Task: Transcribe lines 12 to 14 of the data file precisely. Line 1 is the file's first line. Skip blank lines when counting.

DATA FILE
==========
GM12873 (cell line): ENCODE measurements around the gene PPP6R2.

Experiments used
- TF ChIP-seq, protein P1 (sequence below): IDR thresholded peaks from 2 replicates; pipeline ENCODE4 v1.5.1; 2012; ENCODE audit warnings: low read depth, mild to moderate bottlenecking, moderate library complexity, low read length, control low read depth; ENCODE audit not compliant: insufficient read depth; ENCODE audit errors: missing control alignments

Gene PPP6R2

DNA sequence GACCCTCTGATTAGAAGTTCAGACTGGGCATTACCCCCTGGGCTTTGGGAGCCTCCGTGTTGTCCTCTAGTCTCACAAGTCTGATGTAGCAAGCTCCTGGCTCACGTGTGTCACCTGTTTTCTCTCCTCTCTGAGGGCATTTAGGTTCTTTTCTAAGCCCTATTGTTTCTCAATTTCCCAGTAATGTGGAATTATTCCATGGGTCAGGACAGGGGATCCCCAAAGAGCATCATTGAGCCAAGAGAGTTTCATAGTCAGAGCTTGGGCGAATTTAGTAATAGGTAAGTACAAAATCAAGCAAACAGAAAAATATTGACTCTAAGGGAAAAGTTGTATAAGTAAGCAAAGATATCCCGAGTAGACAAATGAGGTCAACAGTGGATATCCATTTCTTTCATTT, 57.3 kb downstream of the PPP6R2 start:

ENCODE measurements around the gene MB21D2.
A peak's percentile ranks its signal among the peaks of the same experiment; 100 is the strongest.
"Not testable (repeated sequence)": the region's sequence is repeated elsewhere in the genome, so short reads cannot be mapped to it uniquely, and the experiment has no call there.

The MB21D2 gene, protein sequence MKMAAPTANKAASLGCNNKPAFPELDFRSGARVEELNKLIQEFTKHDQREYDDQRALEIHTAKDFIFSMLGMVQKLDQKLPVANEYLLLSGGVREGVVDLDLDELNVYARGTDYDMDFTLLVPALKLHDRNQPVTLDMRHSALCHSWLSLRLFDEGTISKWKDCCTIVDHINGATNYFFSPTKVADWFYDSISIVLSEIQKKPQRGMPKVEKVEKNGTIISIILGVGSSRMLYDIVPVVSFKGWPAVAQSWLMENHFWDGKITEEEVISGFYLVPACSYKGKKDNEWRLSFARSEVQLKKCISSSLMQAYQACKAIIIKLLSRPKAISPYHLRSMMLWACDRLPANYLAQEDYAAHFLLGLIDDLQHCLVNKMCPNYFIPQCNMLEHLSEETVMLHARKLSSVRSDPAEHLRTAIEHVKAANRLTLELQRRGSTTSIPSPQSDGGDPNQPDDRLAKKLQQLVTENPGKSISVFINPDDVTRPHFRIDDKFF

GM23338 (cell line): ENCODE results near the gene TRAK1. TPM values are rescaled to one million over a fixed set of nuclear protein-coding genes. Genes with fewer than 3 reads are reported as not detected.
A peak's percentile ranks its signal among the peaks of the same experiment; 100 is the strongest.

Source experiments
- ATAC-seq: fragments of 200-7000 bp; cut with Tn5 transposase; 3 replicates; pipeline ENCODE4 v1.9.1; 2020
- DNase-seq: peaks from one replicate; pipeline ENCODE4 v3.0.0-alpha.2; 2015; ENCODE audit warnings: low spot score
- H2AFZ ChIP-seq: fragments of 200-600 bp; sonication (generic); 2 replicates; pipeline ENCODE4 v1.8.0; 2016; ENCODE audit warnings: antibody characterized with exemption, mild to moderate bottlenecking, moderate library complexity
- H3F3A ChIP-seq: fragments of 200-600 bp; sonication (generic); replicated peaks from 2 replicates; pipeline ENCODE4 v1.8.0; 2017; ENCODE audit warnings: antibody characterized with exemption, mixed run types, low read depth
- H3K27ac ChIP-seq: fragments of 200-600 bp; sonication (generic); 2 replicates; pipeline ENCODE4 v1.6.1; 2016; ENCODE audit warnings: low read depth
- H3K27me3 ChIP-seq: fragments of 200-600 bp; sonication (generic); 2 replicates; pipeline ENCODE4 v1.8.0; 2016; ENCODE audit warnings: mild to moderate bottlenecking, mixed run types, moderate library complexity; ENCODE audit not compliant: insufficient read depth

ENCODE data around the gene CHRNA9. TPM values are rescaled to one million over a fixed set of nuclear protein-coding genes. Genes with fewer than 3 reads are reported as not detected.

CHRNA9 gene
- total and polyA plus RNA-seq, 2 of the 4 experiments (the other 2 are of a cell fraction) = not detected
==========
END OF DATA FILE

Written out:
Source experiments
- ATAC-seq: fragments of 200-7000 bp; cut with Tn5 transposase; 3 replicates; pipeline ENCODE4 v1.9.1; 2020
- DNase-seq: peaks from one replicate; pipeline ENCODE4 v3.0.0-alpha.2; 2015; ENCODE audit warnings: low spot score